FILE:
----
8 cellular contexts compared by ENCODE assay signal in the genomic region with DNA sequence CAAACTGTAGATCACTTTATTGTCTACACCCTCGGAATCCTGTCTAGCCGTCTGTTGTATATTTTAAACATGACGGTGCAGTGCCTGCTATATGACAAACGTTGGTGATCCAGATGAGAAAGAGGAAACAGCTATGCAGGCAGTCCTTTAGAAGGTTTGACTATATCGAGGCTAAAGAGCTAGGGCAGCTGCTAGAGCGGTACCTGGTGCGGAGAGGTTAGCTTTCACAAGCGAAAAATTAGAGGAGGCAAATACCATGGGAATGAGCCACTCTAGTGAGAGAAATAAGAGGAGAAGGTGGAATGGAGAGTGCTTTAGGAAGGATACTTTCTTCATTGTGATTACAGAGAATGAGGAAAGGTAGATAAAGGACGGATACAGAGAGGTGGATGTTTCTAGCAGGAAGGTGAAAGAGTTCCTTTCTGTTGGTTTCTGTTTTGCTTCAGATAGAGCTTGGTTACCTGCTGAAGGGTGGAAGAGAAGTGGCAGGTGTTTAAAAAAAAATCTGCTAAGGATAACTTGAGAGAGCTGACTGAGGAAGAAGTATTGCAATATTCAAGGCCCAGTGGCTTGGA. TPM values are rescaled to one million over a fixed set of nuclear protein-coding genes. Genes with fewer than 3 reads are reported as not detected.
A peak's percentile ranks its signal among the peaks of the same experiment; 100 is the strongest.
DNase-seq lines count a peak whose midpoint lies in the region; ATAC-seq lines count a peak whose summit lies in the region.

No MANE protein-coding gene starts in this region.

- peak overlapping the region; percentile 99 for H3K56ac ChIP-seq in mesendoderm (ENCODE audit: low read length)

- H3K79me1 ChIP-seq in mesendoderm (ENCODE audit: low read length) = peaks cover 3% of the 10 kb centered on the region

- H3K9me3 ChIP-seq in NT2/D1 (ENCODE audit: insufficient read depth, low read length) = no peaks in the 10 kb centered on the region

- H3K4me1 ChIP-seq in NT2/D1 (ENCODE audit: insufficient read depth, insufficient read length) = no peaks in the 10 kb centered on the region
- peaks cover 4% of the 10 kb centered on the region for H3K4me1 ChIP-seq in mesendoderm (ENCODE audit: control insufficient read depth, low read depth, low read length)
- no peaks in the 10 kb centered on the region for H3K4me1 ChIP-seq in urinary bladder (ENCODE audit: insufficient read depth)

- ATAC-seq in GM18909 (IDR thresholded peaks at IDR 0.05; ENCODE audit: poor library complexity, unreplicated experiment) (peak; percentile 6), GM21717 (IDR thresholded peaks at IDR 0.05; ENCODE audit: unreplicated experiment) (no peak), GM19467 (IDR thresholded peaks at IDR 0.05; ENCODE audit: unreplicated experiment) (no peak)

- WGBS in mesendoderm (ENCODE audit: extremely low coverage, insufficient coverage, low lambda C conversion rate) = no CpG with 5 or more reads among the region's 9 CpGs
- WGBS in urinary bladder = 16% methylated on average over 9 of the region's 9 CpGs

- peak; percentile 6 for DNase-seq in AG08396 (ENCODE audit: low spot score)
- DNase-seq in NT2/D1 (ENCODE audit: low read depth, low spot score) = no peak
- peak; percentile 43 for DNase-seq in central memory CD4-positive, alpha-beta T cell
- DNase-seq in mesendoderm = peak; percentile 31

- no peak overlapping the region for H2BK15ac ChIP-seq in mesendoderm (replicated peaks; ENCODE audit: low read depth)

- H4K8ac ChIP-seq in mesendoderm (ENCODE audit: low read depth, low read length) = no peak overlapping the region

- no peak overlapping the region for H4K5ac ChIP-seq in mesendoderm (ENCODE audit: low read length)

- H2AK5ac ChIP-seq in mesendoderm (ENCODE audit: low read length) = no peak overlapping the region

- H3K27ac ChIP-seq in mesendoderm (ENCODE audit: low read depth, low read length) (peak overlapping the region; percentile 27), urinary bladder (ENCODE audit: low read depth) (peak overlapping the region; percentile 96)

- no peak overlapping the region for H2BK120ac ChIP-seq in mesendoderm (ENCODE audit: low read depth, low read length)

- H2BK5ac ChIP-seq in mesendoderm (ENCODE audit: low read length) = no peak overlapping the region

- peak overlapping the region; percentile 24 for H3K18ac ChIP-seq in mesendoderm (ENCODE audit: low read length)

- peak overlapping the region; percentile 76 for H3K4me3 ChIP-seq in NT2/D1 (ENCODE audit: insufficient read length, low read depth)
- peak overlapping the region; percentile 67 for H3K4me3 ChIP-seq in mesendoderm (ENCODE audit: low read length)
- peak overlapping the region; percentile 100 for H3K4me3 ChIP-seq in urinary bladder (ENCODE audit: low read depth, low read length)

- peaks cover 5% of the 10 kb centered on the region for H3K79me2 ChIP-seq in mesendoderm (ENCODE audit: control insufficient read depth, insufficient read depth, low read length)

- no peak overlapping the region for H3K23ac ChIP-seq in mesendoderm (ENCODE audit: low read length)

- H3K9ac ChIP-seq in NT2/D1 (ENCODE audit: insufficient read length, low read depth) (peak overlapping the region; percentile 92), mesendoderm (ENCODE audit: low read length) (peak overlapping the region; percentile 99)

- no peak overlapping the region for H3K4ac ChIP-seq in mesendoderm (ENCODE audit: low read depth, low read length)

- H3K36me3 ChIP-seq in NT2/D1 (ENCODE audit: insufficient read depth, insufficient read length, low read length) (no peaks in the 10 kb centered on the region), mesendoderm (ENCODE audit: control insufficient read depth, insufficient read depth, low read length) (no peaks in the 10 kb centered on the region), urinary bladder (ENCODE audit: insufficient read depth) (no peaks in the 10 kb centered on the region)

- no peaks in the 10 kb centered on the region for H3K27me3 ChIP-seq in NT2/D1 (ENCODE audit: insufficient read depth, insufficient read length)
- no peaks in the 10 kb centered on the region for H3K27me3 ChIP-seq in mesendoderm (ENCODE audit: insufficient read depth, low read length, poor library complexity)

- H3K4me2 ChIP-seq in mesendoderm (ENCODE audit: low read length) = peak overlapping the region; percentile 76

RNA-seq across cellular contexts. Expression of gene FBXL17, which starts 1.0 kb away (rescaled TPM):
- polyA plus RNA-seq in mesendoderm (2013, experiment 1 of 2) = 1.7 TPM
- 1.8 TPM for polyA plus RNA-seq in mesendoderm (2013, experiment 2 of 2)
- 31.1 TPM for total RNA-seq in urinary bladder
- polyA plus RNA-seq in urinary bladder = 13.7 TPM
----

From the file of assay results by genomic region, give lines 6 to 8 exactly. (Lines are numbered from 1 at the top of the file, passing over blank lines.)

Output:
- H3K79me1 ChIP-seq in mesendoderm (ENCODE audit: low read length) = peaks cover 3% of the 10 kb centered on the region

- H3K9me3 ChIP-seq in NT2/D1 (ENCODE audit: insufficient read depth, low read length) = no peaks in the 10 kb centered on the region

- H3K4me1 ChIP-seq in NT2/D1 (ENCODE audit: insufficient read depth, insufficient read length) = no peaks in the 10 kb centered on the region